Editorial Columns

In Defence of Alexa Bliss

Alexa Bliss; Star of the “Women’s Revolution” or “over-rated”? Matthew Roberts thinks he knows what you might think…and he’s here to prove you wrong.

Alexa Bliss; is she the star of the “Women’s Revolution” or “over-rated” and taking the spotlight from those who deserve better? I think I know what you might think…and I’m here to prove you wrong.

The age old debate about Roman Reigns is pretty ubiquitous on Social Media. It’s pretty much the equivalent of Godwin’s Law for Wrestling on the Internet. Sooner or later a discussion on wrestling will inevitably mention Reigns, his suitability (or not) to be the face of WWE and whether or not he’s actually, you know, any good.

But if there’s one other topic that challenges Reigns for airtime it might well be Alexa Bliss. You know, that woman who “can’t wrestle”. The woman who is “over-pushed” in the women’s division. The woman who only has her spot because Vince McMahon and Kevin Dunn like blondes. The woman who got where she is today by…well if you’re an unnamed ex WWE star bleating to dirt-sheets, I’m not paying any attention to you.

First, let’s set a little background as to where I’m coming from. I think that Manami Toyota has a legit claim to being one of the best wrestlers in history (about the only thing I’ll ever agree with Dave Meltzer about). If you added Io Shirai to any discussion about the current best in-ring performer in the world, I’d listen to you and argue a case on her behalf. I’ve been watching Shimmer, a promotion that prides itself on the ability of its females, for years. In a few weeks’ time I’m making my first trip to London for two years for a wrestling show in the form of Pro Wrestling Eve’s “Strong Women Style“ because I firmly buy into the idea that Women’s Wrestling was stealing the show world-wide far before the time WWE’s “Women’s Revolution” was apparently breaking new ground for women. Simply put, I’m a fan of great wrestling. And if women provide it, I’ll support it just as much as I would anything else.

Perhaps to put it less subtly, the point I’m making here is this article isn’t being written because Alexa Bliss is a fantastically attractive young woman (which she is) I’m madly in love with (I’m 39 celeb crushes aren’t really my thing anymore beyond comedy value with friends – and anyway, Bull Nakano will always have my heart on that score). Perhaps, even, this article is being written in spite of her looks. Because being “good looking” doesn’t automatically equate to “no talent”. So that might be a good place to start when refuting the criticism of Alexa Bliss…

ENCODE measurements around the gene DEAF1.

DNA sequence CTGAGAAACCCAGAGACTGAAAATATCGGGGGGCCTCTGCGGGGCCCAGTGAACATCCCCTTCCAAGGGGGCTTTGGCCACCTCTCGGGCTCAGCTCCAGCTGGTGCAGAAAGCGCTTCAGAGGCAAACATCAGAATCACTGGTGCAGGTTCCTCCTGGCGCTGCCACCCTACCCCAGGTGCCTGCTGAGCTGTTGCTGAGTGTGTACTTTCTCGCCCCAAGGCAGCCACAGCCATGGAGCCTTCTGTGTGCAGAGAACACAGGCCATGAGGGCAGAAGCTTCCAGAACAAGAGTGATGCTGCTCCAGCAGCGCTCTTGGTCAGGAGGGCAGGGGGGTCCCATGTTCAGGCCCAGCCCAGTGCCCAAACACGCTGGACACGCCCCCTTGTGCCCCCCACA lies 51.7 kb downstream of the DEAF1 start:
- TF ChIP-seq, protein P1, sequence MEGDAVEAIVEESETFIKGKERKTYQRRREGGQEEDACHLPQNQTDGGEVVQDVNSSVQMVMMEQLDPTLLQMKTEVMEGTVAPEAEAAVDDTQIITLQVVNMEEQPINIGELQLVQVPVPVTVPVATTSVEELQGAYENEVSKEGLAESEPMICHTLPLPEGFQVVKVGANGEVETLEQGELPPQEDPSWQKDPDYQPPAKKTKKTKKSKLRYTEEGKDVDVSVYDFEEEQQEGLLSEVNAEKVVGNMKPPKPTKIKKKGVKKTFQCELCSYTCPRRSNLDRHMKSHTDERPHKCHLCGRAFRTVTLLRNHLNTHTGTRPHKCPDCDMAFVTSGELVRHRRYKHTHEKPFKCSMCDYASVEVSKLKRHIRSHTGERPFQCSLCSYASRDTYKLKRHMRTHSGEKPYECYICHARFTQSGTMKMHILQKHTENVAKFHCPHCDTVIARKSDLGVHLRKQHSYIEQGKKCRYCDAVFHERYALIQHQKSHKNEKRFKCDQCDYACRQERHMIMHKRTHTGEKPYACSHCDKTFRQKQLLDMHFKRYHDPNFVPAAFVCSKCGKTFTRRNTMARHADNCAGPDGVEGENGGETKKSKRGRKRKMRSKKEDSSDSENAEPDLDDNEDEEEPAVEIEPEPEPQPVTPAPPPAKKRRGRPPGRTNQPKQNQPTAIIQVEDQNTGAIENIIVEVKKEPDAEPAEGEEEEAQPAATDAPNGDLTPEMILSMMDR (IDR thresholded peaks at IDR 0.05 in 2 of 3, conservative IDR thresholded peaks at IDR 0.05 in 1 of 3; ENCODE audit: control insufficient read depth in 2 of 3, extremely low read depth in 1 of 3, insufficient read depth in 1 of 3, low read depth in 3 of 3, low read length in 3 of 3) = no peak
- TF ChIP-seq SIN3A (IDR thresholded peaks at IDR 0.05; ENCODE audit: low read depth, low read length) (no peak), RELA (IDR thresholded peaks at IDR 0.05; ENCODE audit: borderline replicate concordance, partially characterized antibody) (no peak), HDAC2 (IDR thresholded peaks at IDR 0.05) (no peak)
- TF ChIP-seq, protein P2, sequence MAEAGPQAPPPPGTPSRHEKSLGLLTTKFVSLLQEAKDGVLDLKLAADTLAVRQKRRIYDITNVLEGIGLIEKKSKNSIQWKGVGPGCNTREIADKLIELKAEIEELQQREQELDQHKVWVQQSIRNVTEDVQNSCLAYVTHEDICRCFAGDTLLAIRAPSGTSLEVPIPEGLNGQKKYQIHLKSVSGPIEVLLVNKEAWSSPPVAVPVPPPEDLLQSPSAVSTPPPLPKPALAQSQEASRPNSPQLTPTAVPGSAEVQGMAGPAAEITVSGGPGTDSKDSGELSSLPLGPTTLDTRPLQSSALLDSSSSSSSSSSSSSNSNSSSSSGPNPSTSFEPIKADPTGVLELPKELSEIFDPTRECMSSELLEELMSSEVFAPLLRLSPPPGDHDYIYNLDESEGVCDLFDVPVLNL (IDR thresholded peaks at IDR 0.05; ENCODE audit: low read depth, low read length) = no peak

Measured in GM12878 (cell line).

“SHE’S ONLY WHERE SHE IS BECAUSE OF HER LOOKS”

First off, anyone arguing that looks aren’t important in WWE haven’t been paying attention to the company since Vince McMahon took over in the 1980’s. It’s different from saying you agree with that approach and you do have to appreciate that “look” doesn’t just mean “attractiveness” but there’s no getting around it. Looks are important to the man who, ultimately, signs the pay cheques.

At a not too distant time in the past, women were hired purely on looks. Athletic ability was not a requirement. It’s not all that long ago, after all, that Eva Marie was on the books. For all the dedication that Trish Stratus showed in her career (and we’ll get back to her momentarily), she was hired based on her resume as a fitness model. She debuted on TV as the manager of a team called “T & A”. It took her years to get to a level of competence in the ring. And yet she’s welcomed back as a legend (rightly so, by the way). If Bliss’ push was purely down to her looks, it would have died a long time ago.

As an aside, what is also missed out when discussing “looks” is the way that Bliss’ “look” has evolved. Whilst her wrestling attire has remained fairly constant, there have been different nuances to it over the past few years. Whether it be evoking the spirits of Freddy Krueger or Harley Quinn, Bliss has somehow kept her look fresh whilst at the same time having a look that is instantly recognisable.

 

“SHE CAN’T WRESTLE”

This is perhaps THE MOST common thread in the criticism thrown at Miss Bliss. She “can’t wrestle”. The compilers of the WrestleTalk Magazine Women’s 50 certainly didn’t subscribe to that last year when they placed her 25th in that list. Now if your idea of wrestling is the flashy, high risk end of things that a Will Ospreay delivers, you are not going to be too enamoured with Bliss. There’s no getting away from that, even with her graceful Twisted Bliss top-rope finisher. Not that a far less graceful moonsault from Lita back in the day wasn’t partly responsible to her being labelled a legend of Women’s Wrestling, but again we’ll get to that. Yet we are constantly told by almost everyone that there is more than one way to wrestle.

Take Survivor Series 2017. At a week’s notice a match between respective brand champions Alexa and Charlotte Flair was set up after Flair defeated Natalya for the Smackdown title. No-one bought into a Raw Vs Smackdown feud (largely because the WWE were so slapdash about promoting it) and it seemed like this match had little going for it. And yet it worked. Partly this was due to Bliss before the match. With precious little time to hype it, Bliss was able to convey just how much it meant to her to win the battle of the brand champions. This was not your typical WWE match where the win or loss didn’t matter (even if actually it was). Bliss needed a win. This continued into the match itself. I don’t think I’m over stating it to say that it was reminiscent of a classic 1980’s NWA style match where an increasingly desperate heel was trying everything she could to put away her babyface opponent. The look of utter despondency after her loss just emphasised how much the match had meant and how upset she was to lose. Storytelling in the classic sense may be a dying art, but it doesn’t have to be dead. Perhaps patience from a section of fans in the era of flips and flops is limited, but there is still a place for slow-burn wrestling.